Here we must note that the brain uses more energy than any other tissue in the body and this is particularly important in the lower, limbic system brain since it is the "computer" (CPU kernel) and works 24 hours a day. We may not be aware of this inordinate consumption of energy since there is no obvious physical evidence. We can envision the use of energy when we run a mile or dig a ditch and are not surprised by the fatigue that follows. But those that use their brains for their livelihood know that this is more fatiguing than digging ditches. Thus, we find that there are many conditions, particularly in growing children, where the process of oxidation (the combination of fuel with oxygen) is compromised and the result is various forms of mental abnormality. That is why Hyperbaric Oxygen (pure oxygen administered under pressure) can be so beneficial in many different conditions. On the other hand, the commonest deficiency in this equation is the catalysts, the vitamins and minerals, and that is why their administration is invariably beneficial to virtually every disease known.

Why do we have to use what is sometimes called megadoses of vitamins and minerals in the treatment of disease? Well, these catalysts are necessary for the efficient use of the enzymes that do all the actions of the body that enable us to orchestrate our total function. Over a period of time, a marginal deficiency of these nutrients results in loss of efficiency in the enzymes and they no longer respond to the small amounts of vitamins and minerals that are referred to as the RDA (regular daily allowance).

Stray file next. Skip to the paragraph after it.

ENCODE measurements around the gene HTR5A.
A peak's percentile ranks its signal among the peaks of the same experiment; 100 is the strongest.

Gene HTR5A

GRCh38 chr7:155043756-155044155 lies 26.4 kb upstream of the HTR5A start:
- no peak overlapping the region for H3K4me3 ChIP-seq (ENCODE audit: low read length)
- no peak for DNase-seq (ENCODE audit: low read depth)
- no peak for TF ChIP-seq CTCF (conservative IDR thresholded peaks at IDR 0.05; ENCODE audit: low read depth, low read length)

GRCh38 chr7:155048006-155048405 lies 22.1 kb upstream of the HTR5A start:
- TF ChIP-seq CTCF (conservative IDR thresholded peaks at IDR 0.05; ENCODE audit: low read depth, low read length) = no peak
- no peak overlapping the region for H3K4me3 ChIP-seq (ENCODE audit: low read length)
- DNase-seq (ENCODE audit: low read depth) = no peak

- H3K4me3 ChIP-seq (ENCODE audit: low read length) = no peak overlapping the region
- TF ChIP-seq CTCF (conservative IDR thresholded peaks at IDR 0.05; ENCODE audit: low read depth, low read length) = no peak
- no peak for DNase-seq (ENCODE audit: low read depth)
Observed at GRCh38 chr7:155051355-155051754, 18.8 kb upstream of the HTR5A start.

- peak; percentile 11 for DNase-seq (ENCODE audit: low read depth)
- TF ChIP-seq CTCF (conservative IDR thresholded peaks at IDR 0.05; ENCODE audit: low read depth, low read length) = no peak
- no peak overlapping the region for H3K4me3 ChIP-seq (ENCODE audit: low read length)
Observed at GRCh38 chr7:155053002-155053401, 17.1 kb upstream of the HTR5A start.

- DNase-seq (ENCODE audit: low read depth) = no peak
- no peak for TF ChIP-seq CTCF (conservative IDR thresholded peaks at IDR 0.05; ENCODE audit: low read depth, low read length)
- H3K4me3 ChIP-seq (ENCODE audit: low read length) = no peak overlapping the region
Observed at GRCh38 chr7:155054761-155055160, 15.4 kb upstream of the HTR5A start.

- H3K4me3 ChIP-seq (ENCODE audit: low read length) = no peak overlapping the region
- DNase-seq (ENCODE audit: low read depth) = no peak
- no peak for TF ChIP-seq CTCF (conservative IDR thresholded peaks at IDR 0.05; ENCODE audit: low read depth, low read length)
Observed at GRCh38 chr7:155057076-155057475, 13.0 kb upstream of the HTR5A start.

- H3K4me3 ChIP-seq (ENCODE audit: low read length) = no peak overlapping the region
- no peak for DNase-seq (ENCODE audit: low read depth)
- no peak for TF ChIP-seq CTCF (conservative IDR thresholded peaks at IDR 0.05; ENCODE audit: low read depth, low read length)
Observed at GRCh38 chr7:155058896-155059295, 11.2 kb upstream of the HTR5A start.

I started this section under the title of the "metabolic cliff" and now I think that I can explain what I mean. Let us imagine that someone has inherited an excellent brain that dictates for great intelligence. He (the male sex for convenience) shows every sign of this in the early stages of his development. The food, however, is marginally deficient and his energy production is lagging behind the tremendous growth and function that his cellular genes require. Or perhaps his mitochondrial genes, responsible for running the engines of his cells are compromised. At some point in time, he begins to show evidence of regression and slowing down of his development. Or perhaps this is associated with some form of stress that is imposed on him. This could be an inoculation, a relatively simple infectious illness or even an injury, particularly to the head. I would suggest that this infant was born on the edge of a "metabolic cliff." The stress factor pushed him over the edge!